Mexico's Third Way?
In a twist, it's the rightist, Vicente Fox, who is courting the leftists in today's vote. If he succeeds in winning their trust, he could put an end to the PRI's 71 years of authoritarian rule.

Issue in Depth
• Mexico's Presidential Election

Vicente Fox, part reforming capitalist and part Catholic traditionalist, scores with the people but not with the intelligentsia.

Photograph by Pablo Ortiz Monasterio


icente Fox climbed a podium in the broiling sun at Minatitlán -- a tropical oil town on Mexico's Gulf Coast oozing with heat and petroleum. A few thousand people gazed at him from under their sun umbrellas and straw sombreros. And he cried out in his booming bass voice, "When is Mexico going to change?"

Fox is running for president of Mexico in today's election, and the people in the street knew his slogan and shouted it back at him.


"When is Minatitlán going to change?"

Everyone shouted, "Today!"

Fox shouted out denunciations of Mexico's Institutional Revolutionary Party, or PRI. The PRI has been governing Mexico for 71 years. The PRI is the world's oldest continuously ruling party. It is a tired old dinosaur, dragging its tail through the dust.

"They are corrupt!" he shouted, and the r's in the Spanish corruptos trilled through the loudspeakers. Fox said that 40 million Mexicans live in the most wretched poverty. Millions more have fled to the United States, where they are persecuted and mistreated. Those are the PRI's achievements! He talked about Mexico's presidential palace, Los Pinos. "When are we going to drag the PRI out of Los Pinos?"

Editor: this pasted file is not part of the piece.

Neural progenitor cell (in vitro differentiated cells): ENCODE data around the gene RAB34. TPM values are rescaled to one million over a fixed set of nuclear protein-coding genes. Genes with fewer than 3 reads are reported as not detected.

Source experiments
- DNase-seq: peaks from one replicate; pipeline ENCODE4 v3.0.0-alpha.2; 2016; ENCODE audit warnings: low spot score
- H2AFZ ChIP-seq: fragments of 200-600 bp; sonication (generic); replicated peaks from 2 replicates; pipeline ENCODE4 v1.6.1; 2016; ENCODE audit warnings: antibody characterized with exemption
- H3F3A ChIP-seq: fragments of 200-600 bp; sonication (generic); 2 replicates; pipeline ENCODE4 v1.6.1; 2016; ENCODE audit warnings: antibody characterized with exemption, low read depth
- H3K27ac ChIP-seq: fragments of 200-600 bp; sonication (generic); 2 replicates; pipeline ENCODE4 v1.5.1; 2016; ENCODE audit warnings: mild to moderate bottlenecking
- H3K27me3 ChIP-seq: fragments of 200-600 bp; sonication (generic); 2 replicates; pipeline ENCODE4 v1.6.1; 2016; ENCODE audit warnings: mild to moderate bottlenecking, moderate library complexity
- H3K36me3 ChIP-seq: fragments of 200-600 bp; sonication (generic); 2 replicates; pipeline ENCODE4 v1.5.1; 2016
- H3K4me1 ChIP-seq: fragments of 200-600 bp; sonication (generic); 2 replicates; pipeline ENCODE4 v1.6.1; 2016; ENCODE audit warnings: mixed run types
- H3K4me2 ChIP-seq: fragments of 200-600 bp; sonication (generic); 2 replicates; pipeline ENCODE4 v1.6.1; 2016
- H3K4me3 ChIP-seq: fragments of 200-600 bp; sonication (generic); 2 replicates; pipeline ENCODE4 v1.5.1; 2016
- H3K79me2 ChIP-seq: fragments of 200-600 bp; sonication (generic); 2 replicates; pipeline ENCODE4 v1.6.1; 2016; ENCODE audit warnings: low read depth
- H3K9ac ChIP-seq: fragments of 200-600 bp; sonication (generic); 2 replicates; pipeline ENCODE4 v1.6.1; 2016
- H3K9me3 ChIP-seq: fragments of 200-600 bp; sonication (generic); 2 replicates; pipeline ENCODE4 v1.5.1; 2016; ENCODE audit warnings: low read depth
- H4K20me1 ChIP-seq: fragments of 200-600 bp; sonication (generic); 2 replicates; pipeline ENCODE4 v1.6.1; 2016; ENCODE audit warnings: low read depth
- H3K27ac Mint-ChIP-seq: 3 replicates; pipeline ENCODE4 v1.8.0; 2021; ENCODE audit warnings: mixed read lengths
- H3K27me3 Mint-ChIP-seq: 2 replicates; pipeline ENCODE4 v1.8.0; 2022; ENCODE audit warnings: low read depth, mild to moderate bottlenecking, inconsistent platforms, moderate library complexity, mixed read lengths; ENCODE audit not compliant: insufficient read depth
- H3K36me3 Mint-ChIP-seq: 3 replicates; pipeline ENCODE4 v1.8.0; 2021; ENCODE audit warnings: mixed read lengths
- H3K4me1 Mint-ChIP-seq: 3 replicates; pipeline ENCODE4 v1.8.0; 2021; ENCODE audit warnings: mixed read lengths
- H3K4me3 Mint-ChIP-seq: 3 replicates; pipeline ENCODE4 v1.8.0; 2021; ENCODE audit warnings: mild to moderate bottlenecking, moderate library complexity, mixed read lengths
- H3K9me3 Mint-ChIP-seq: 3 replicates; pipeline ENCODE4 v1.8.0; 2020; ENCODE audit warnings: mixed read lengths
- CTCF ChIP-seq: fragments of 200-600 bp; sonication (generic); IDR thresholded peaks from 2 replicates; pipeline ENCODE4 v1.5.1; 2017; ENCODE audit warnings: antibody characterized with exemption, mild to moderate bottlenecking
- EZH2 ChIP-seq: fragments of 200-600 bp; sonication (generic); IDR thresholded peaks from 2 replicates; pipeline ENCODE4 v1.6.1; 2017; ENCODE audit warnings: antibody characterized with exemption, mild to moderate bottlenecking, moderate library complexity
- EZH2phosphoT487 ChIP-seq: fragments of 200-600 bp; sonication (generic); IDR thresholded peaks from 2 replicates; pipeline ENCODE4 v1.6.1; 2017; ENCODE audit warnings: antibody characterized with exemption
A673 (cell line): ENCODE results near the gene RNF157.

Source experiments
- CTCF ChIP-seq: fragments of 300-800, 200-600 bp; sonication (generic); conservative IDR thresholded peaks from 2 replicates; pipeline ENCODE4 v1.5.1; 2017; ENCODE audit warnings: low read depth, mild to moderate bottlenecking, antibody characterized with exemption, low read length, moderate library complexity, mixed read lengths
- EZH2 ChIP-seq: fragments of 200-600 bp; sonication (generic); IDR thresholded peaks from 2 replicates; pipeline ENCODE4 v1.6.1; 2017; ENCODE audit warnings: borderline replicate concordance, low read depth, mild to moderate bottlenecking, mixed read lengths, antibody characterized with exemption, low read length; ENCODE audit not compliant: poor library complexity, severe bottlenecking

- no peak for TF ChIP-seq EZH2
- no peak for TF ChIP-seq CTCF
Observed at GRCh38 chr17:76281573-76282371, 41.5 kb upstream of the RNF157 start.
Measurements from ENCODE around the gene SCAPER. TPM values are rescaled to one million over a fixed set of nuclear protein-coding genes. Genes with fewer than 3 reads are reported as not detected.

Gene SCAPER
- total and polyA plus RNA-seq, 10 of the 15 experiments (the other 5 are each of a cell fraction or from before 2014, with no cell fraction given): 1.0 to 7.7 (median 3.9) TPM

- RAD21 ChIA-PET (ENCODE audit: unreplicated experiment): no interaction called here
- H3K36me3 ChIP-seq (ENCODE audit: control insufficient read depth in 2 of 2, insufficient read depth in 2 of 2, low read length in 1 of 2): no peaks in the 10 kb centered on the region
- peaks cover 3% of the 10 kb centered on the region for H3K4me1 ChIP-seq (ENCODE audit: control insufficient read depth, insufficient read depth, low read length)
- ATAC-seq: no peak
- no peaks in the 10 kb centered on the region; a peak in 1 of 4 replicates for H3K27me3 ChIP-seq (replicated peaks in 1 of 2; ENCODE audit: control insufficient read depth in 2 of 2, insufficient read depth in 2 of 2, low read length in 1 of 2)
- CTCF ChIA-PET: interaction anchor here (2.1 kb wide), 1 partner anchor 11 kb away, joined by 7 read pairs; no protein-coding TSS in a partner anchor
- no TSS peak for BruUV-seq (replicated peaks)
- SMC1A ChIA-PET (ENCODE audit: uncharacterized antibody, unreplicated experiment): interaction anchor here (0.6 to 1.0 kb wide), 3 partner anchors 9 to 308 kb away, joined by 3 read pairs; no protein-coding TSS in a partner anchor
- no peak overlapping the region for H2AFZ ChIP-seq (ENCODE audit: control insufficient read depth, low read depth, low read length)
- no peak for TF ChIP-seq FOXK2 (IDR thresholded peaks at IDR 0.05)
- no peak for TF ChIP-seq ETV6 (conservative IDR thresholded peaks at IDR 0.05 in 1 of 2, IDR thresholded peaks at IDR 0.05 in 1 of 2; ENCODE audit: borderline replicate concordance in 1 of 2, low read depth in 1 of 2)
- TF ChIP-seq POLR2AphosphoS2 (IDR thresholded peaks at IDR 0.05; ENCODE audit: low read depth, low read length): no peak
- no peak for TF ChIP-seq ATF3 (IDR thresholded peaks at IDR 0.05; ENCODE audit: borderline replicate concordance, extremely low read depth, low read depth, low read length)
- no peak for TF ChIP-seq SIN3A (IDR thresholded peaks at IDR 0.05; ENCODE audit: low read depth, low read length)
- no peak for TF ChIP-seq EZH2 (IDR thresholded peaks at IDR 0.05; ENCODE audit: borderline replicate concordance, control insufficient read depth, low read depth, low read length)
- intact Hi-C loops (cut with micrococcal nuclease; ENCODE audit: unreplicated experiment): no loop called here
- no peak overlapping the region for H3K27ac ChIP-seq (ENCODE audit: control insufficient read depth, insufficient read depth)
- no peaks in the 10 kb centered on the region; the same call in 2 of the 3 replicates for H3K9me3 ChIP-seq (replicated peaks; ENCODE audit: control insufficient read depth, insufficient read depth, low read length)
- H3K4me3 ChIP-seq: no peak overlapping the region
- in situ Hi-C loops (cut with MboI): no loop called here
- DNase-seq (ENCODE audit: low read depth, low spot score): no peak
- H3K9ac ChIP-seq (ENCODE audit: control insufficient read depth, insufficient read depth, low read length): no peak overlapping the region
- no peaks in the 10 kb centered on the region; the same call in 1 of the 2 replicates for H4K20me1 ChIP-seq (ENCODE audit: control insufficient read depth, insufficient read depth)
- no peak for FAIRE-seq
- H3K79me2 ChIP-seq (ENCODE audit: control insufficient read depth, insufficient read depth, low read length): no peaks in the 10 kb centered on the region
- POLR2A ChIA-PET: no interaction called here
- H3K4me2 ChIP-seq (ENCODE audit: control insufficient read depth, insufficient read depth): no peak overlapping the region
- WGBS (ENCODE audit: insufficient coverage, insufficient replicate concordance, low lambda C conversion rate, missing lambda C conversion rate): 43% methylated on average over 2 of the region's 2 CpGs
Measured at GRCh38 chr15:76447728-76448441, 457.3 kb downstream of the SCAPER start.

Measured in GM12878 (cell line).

And Vicente Fox Quesada and the people of Minatitlán began to chant, "Today! Today! Today!"

Those were campaign slogans. But Fox's question -- When is Mexico going to change?" -- is a question that, in a quieter mood, ordinary Mexicans have been asking themselves for a long time. People get wistful on the topic. They say -- they have said to me a hundred times -- Mexico is rich. We have oil, agriculture, industry. We have a good and honest people. We are creative. We have an artistic soul. So why is Mexico stuck where it is: poor, fearful, awash in baroque crimes and gargantuan bank scandals?"